ST JOSEPHS cricket stalwart Barry McFarlane stands on the pavilion decking at his clubrooms, looks across the windswept oval and has one thought on his mind.
The curator is worried about the state of the ground on the eve of yet another predicted dry summer.
“If it gets really hot soon, the amount of water we have is going to make it difficult to maintain,” Barry ponders.
“I’ll have to leave the grass a bit longer, that’s all, but it’s still pretty rough.
“I watched (the players) the other night with the fielding drills and usually the ball rolls straight along the ground but it was bouncing toward them.
“I’d hate to see what it’s like in January.”
Barry hand-waters the centre square and practice wickets like it’s his own private patch, meticulously watching every drop.
Looking after the club’s oval, after all, is one of his greatest pleasures.
“Days like the other day in the sun, there’s nothing better than being out by yourself,” Barry says.
“I put the ear plugs in and listen to the radio, especially if the test cricket is on it.
“I want to do this as long as I can.”
Barry, 60, is a retired Centrelink manager.
He devotes free time to his beloved St Josephs – not that he hasn’t pitched in around the club in the past.
Secretary from 1969 until 1991 and two stints as president in the 1990s is part of his legacy at the club.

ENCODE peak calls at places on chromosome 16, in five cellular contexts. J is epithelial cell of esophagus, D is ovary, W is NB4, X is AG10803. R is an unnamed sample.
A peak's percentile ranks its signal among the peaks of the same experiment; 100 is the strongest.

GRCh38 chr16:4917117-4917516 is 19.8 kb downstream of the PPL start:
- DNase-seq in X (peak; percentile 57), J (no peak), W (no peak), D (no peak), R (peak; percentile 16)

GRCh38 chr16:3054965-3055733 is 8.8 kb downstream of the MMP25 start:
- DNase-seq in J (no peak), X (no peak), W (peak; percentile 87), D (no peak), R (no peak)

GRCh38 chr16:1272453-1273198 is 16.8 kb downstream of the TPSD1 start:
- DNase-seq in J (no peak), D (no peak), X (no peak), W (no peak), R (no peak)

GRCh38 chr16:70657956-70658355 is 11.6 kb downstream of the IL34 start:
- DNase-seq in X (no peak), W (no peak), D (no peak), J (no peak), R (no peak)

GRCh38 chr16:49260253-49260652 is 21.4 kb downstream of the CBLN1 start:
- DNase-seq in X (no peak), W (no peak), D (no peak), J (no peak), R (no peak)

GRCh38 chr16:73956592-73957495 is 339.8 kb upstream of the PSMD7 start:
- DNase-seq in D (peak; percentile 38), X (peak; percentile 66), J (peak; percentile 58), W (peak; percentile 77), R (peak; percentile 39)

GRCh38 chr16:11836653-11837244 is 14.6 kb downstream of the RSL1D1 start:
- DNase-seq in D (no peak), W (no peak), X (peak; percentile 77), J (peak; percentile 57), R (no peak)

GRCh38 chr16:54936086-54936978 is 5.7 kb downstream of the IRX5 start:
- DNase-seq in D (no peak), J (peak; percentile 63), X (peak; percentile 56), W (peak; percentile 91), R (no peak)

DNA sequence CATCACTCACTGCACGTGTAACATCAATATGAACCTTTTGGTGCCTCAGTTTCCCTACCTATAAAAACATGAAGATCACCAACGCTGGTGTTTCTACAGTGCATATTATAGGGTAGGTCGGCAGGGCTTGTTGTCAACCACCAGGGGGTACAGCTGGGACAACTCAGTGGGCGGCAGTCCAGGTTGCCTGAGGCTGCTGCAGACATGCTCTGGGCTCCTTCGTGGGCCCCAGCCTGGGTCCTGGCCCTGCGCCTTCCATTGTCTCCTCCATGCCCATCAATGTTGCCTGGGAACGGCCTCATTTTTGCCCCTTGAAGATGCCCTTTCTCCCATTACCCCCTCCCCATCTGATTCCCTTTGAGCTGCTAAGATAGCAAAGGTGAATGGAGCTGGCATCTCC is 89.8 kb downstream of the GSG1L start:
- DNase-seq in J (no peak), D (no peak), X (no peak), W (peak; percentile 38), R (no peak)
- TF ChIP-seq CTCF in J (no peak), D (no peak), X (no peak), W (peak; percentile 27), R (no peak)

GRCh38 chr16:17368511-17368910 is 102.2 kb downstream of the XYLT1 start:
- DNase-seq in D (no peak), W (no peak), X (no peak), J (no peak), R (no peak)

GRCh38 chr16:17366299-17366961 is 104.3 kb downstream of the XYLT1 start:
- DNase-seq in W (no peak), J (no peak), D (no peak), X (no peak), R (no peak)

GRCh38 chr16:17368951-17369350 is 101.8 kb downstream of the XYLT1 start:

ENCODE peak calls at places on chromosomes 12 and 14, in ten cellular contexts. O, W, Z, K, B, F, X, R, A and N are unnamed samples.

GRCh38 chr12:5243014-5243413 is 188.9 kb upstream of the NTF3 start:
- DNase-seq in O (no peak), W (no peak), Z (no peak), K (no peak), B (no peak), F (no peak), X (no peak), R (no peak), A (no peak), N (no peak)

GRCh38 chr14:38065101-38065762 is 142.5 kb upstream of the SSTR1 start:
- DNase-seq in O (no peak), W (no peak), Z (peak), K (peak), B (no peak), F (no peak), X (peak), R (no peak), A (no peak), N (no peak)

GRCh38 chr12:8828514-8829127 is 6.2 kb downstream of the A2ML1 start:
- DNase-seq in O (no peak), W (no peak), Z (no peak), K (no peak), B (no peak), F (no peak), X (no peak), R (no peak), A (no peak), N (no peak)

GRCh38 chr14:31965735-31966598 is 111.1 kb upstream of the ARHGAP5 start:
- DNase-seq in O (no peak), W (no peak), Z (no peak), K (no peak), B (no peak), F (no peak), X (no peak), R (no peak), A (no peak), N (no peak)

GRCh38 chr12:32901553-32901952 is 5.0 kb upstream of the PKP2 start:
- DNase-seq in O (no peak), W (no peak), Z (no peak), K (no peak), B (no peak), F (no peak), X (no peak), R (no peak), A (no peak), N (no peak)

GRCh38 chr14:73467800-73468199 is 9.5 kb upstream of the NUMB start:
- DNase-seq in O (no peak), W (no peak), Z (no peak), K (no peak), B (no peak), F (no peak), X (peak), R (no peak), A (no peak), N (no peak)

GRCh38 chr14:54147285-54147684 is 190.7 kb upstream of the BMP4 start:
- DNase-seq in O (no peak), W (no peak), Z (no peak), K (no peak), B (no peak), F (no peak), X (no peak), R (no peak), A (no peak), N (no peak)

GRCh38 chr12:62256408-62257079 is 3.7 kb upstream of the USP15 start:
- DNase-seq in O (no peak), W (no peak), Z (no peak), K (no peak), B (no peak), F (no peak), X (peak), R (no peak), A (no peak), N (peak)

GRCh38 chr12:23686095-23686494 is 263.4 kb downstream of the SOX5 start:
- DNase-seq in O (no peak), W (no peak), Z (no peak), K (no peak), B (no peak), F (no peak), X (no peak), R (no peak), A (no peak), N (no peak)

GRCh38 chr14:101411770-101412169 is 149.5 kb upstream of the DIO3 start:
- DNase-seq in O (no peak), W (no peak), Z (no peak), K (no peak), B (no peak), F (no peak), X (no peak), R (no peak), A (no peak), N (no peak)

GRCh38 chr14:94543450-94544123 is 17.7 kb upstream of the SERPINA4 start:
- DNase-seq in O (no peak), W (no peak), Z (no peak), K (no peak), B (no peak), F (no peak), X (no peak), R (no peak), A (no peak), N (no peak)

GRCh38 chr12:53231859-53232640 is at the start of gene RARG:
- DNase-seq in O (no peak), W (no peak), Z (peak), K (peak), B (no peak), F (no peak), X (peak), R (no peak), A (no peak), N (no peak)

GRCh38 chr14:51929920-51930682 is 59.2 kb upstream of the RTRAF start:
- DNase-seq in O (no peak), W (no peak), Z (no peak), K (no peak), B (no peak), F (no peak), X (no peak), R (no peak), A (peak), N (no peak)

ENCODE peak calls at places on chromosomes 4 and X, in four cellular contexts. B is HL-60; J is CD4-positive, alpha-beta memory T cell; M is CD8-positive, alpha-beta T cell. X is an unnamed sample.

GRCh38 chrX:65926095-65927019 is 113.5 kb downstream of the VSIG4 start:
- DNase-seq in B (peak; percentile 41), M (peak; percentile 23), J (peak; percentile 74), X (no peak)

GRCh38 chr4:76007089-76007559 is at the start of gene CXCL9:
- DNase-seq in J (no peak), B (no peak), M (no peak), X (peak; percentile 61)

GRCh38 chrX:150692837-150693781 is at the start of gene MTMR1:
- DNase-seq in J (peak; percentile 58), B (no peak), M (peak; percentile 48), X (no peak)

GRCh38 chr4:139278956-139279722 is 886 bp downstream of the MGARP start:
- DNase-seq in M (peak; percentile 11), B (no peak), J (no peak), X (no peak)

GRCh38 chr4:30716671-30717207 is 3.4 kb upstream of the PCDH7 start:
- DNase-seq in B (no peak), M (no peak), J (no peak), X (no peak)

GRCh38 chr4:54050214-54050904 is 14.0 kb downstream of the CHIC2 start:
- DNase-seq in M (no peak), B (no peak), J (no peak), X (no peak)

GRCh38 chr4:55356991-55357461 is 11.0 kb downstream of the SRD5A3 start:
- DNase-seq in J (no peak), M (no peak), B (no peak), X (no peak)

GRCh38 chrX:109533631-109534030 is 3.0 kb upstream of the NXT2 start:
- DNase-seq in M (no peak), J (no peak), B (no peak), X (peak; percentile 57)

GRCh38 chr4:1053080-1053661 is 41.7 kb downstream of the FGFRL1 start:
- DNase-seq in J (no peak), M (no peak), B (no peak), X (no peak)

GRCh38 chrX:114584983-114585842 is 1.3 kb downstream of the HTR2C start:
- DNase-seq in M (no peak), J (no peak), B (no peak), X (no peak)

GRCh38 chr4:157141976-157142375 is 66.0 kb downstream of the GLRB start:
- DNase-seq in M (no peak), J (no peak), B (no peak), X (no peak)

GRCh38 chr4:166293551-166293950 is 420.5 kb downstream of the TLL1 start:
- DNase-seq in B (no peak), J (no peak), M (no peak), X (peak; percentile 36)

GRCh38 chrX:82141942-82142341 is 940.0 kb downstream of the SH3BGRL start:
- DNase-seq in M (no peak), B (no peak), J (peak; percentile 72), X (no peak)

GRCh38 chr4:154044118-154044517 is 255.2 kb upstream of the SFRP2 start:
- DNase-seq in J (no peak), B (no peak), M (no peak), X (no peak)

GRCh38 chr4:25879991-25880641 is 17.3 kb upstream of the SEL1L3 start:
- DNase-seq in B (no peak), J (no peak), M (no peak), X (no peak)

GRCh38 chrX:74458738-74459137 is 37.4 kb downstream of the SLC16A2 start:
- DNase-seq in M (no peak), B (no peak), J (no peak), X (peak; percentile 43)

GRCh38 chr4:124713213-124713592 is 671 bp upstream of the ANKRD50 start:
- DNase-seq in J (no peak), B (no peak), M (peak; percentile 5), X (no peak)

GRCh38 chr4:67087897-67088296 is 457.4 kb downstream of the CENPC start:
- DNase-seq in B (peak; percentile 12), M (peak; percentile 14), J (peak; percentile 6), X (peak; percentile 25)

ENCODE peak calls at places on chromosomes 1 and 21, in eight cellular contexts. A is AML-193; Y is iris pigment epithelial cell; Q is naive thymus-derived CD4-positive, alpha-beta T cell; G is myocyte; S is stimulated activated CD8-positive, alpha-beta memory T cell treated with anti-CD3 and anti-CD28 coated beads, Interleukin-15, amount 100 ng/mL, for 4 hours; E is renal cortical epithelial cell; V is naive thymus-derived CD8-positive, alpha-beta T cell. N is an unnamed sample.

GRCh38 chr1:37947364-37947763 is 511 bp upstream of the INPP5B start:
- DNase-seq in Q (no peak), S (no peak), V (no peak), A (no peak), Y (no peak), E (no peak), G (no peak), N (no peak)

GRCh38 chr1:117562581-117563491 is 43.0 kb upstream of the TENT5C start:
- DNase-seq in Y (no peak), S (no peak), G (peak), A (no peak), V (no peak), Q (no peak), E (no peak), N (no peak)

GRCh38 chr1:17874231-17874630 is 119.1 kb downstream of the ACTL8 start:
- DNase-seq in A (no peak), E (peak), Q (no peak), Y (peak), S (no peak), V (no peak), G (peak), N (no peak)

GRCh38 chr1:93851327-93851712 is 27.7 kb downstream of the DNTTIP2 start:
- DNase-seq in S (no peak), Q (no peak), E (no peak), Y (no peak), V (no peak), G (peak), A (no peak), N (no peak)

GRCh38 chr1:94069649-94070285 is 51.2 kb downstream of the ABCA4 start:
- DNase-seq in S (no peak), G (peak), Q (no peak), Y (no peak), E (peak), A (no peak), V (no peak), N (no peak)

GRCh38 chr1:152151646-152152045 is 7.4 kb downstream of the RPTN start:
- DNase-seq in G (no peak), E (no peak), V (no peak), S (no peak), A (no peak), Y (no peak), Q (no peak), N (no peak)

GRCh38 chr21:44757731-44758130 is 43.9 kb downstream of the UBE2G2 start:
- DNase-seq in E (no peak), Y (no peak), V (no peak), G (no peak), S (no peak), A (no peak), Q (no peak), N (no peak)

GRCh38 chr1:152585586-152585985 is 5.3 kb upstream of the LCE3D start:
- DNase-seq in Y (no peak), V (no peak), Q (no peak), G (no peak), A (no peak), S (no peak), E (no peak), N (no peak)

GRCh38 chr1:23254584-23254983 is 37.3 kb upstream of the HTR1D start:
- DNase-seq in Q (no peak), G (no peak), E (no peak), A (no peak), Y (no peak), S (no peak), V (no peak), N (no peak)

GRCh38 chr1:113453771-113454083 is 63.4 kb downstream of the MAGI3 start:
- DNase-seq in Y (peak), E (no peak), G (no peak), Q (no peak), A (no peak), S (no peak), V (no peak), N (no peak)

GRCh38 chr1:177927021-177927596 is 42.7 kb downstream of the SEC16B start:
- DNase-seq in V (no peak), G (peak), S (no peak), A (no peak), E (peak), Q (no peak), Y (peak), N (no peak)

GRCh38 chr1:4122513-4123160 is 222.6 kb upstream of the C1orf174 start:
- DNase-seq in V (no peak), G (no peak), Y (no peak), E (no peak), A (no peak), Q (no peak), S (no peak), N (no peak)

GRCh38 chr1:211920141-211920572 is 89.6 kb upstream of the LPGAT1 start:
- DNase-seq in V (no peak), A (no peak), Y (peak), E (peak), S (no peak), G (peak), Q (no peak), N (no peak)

His 35-year-old son, Chris, has been treasurer over the past 15 years.
Wife Felicity, who, like Barry, is a life member, has provided afternoon tea on Saturdays.
Barry even holds the Geelong Cricket Association vice-presidency now and is a life member there, too.
But the love affair with the game began when Barry played schoolboy cricket at St Josephs College in 1954.
At just 10, he was already playing under-15s.
Barry helped launch St Josephs Cricket Club’s inaugural appearance in the GCA in 1964/1965.
Barry played a leading role in the club’s maiden first XI flag a decade later after also topping his team’s batting averages that season.
“I enjoyed the competition and loved playing at the highest level,” Barry admits.
“It was the biggest thrill ever to win my first flag and be involved in that game and to top score, when I made 74, and have a good involvement in it.
“But no matter what level, I just enjoyed playing cricket as long as I could.”
Barry played more than 150 first-grade games before captaining the seconds, then thirds and has played “somewhere in the vicinity” of 400 matches.
Barry’s last game – he promises – was two seasons ago in the fifths after he officially retired full-time in 2002.
“Last year they asked me at one stage to fill in and I just said ‘nah, my body is just not capable’,” he tells.
“It just used to take me a week to get over it.”
Now Barry is the team manager of the firsts, although he both laughs and marvels at the players’ preparation before each game.
“They get to the ground more than an hour before the start and go through the longest bloody warm-ups,” he smiles.
“It’s unbelievable, they’re doing all these stretches and run-throughs before they even touch a bat or ball.
“If I did that I wouldn’t be able to play.”